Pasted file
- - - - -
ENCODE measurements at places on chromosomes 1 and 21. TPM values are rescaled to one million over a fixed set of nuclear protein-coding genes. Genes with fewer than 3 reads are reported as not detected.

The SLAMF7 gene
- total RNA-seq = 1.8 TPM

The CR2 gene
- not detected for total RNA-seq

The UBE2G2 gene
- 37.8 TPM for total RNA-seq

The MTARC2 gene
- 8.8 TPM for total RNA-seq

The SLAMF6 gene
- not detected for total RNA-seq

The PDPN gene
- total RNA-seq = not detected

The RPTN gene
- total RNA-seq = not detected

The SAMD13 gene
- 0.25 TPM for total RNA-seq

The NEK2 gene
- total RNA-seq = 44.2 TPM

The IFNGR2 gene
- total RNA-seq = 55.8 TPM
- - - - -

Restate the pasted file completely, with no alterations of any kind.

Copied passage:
ENCODE measurements at places on chromosomes 1 and 21. TPM values are rescaled to one million over a fixed set of nuclear protein-coding genes. Genes with fewer than 3 reads are reported as not detected.

The SLAMF7 gene
- total RNA-seq = 1.8 TPM

The CR2 gene
- not detected for total RNA-seq

The UBE2G2 gene
- 37.8 TPM for total RNA-seq

The MTARC2 gene
- 8.8 TPM for total RNA-seq

The SLAMF6 gene
- not detected for total RNA-seq

The PDPN gene
- total RNA-seq = not detected

The RPTN gene
- total RNA-seq = not detected

The SAMD13 gene
- 0.25 TPM for total RNA-seq

The NEK2 gene
- total RNA-seq = 44.2 TPM

The IFNGR2 gene
- total RNA-seq = 55.8 TPM